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  • Daniel Lee

The Ultimate Guide On Short-Term Savings In Singapore

Updated: Aug 25, 2021

Updated as at 09 May 2021.

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In this article, we will be answering the question: "Where should I park my cash savings for a higher return?" by examining the different financial instruments available.

The different instruments that we will be talking about will be:

  1. Savings account

  2. Fixed deposits

  3. Short-term endowment

  4. Non-participating short-term promotional endowment

  5. Non-participating universal life plan

  6. Singapore Government Savings Bonds

  7. Money market funds

We will be running scenario analysis for a cash balance of $50k, $100k, $150k, and $200k that is to be saved for a period of 5 years.

A brief comparison of the different products within each category and my personal opinion will also be provided.

What classifies as short-term savings

Generally, I would consider short-term savings to be cash that

  1. Is to be used for emergency purposes

  2. Has a duration of 1 – 5 years

You should not be chasing after returns if you need the funds in less than a year as you simply cannot afford the cost of sacrificing part of your flexibility nor expose it to unnecessary risk.


Summary of analysis

If you want returns and don’t mind giving up flexibility go for endowments.

If you want both the flexibility and returns, go for either money market funds or non-participating universal life policies.


Personal Comments and Comparison

Savings account (e.g. multiplier account)

Realistic Annual Return Rate: 0.05% to 1.03%

Savings accounts are often the “go-to” accounts to farm for short-term interest returns.

Generally, there are two parts to a savings account.

  • Base interest rate – that you will get no matter what

  • Bonus interest rate – that you will get for every criterion that you hit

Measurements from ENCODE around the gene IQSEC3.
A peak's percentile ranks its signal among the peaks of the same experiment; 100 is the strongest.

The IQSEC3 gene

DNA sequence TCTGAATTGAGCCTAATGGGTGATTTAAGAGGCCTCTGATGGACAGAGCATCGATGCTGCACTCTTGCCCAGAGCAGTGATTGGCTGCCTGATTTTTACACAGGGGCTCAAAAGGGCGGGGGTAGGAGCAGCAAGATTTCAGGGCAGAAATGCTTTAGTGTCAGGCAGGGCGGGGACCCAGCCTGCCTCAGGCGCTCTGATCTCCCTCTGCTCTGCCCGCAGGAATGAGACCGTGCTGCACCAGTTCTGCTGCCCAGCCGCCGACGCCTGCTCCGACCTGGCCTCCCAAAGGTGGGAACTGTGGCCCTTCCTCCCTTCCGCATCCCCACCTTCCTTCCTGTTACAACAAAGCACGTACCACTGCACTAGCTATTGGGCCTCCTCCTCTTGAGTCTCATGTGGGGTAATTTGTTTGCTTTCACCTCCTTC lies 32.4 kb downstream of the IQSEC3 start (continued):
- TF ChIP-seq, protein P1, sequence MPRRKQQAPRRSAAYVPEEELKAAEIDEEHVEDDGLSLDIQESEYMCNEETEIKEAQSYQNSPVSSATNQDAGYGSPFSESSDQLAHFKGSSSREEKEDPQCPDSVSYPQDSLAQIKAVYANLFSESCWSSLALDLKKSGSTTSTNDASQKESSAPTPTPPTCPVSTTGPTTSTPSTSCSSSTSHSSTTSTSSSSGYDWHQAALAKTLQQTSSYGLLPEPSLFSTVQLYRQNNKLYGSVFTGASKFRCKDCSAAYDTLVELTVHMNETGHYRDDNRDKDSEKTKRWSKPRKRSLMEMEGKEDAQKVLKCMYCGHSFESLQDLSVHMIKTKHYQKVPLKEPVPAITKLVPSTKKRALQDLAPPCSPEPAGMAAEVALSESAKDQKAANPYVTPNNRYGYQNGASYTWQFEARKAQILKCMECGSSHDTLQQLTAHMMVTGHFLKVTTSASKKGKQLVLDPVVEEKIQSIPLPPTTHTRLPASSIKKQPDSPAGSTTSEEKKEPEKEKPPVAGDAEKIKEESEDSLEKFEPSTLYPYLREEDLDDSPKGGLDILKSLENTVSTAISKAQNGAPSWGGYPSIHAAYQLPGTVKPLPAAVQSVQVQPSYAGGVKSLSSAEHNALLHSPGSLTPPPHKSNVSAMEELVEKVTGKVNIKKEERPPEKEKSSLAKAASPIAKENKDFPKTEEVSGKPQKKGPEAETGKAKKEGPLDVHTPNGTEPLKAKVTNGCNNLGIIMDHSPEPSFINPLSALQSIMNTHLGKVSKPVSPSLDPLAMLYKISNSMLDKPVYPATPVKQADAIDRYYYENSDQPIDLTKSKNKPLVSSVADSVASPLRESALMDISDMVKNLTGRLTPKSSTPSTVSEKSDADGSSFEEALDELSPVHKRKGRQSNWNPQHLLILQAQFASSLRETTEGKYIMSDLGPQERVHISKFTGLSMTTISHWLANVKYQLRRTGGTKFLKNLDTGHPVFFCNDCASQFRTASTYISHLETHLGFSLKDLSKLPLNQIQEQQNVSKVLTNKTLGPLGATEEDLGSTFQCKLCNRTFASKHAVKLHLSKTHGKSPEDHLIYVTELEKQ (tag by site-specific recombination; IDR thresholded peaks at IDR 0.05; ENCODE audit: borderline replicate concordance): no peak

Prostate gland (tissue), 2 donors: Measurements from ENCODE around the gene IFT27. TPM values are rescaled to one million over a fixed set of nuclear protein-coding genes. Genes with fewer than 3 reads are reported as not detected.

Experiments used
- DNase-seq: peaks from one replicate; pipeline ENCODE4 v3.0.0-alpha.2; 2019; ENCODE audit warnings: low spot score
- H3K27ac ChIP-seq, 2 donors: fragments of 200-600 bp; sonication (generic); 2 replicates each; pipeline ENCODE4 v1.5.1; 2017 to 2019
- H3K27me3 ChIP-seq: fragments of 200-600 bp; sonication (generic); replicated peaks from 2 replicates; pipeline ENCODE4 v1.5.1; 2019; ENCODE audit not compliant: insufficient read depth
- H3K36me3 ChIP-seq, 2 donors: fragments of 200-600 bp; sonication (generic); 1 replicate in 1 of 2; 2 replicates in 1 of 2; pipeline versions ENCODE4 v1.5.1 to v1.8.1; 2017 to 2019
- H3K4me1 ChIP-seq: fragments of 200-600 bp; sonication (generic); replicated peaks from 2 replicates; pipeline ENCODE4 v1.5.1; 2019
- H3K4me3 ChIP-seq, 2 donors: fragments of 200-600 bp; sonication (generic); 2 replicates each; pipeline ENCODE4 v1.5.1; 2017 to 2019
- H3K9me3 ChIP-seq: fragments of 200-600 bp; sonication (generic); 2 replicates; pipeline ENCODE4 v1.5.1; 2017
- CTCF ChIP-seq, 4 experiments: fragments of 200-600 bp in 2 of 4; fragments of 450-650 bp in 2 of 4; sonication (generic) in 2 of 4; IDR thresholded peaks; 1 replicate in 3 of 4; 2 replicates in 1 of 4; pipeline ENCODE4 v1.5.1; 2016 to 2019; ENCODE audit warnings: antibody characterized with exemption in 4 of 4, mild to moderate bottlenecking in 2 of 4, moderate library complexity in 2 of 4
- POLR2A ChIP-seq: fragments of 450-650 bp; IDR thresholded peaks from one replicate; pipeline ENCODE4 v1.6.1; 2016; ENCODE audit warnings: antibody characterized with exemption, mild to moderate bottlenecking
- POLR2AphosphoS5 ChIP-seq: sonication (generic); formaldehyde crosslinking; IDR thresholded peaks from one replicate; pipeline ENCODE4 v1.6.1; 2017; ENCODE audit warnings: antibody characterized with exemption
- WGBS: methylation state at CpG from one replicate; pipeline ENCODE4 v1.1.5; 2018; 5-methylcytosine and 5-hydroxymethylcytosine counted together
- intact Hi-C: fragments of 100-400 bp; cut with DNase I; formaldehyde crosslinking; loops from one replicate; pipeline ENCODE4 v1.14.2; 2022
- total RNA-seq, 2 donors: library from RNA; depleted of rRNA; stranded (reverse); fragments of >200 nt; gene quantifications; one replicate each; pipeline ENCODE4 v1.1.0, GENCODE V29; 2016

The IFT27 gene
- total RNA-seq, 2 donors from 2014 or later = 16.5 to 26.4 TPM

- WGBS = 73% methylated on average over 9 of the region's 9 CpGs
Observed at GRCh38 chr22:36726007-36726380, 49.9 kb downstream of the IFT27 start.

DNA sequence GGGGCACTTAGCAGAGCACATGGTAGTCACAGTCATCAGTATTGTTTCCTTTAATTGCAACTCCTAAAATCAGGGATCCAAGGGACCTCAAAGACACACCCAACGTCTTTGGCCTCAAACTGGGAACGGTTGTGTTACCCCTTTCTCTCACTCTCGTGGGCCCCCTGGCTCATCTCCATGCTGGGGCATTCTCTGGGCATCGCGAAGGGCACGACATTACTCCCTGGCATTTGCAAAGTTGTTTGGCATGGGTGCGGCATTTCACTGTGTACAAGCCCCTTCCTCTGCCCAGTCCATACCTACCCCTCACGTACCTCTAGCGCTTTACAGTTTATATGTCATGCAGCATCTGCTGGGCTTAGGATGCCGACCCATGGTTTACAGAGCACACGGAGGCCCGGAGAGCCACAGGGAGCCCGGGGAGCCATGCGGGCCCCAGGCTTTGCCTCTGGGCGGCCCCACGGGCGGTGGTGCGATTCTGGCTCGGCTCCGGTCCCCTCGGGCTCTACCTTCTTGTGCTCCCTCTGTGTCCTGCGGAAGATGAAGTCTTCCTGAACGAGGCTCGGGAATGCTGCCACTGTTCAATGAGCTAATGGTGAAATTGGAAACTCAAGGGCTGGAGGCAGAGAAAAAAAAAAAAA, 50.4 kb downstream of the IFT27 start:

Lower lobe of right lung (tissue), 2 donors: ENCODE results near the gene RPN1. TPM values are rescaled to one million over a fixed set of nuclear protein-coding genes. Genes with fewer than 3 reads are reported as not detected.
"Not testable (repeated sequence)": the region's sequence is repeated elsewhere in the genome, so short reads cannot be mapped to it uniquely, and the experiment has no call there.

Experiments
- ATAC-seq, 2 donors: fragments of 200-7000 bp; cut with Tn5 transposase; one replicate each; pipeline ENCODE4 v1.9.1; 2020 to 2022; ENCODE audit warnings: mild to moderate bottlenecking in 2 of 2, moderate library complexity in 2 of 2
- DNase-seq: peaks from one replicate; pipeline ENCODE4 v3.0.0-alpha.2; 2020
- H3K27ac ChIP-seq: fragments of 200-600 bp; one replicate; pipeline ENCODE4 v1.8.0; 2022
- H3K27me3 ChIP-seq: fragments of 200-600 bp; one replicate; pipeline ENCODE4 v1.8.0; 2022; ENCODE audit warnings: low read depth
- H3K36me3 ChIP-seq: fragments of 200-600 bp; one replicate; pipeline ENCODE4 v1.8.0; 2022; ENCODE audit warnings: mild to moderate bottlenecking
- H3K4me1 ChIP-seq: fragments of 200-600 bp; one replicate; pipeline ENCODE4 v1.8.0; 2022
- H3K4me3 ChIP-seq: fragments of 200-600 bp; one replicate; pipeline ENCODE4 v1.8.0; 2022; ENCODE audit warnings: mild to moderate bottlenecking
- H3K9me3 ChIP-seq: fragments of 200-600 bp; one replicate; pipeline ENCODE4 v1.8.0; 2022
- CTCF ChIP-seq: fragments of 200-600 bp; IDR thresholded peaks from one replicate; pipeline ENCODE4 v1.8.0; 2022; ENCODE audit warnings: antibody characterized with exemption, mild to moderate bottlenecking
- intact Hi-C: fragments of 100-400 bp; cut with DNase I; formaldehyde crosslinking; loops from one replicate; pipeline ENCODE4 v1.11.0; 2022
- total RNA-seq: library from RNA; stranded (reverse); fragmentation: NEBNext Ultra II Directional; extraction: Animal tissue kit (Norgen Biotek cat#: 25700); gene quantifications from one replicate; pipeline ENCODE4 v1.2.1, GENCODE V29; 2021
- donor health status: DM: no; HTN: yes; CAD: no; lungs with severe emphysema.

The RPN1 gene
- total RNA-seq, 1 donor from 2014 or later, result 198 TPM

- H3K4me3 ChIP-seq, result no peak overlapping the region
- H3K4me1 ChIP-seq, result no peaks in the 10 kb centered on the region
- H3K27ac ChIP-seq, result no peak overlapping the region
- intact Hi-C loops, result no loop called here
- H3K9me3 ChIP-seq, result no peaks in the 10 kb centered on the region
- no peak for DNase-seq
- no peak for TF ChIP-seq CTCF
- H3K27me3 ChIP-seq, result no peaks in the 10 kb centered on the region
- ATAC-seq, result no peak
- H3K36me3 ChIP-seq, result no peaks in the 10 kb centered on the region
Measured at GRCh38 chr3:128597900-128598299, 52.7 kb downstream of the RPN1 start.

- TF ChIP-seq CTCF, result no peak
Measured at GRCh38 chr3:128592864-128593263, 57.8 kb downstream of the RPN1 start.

Within the category, it is really difficult to spell out a clear winner as each bank’s term and conditions [T&C] differs from one another You will really have to decide for yourself, based on your current situation, which bank’s T&C suits you the best.

Be very careful about the T&C as certain banks only provide a bonus interest rate that is temporary of nature – i.e 12 months – which would inflate their nominal interest return for the first year during your comparison.

Pros of savings account:

  • Higher interest rates

  • Flexibility

Cons of savings account:

  • Cap on bonus interest rate (usually $50,000 - $70,000)

  • Hassle to fulfil the criteria

  • Interest rates may be lowered at the bank’s discretion

To find out which is the best savings account in Singapore that suits your need, visit Seedly here.

For the purpose of this article, I will be using the Bank of China as the representation for this category with an assumed salary credit of less than $6,000 and spending of less than $1,500 a month.

Fixed deposits

Realistic Annual Return Rate: 0.2% to 0.7%

Gone were the glory days of 2% fixed deposits promotion. These days, fixed deposits yield a return of up to 1%.

The interest rate differs in terms of the amount and duration of the deposit.

For fixed deposits that are available as of May 2021, the highest interest rate is offered by CIMB which stands at 0.7% per year locked in for 24 months for amounts above $10,000.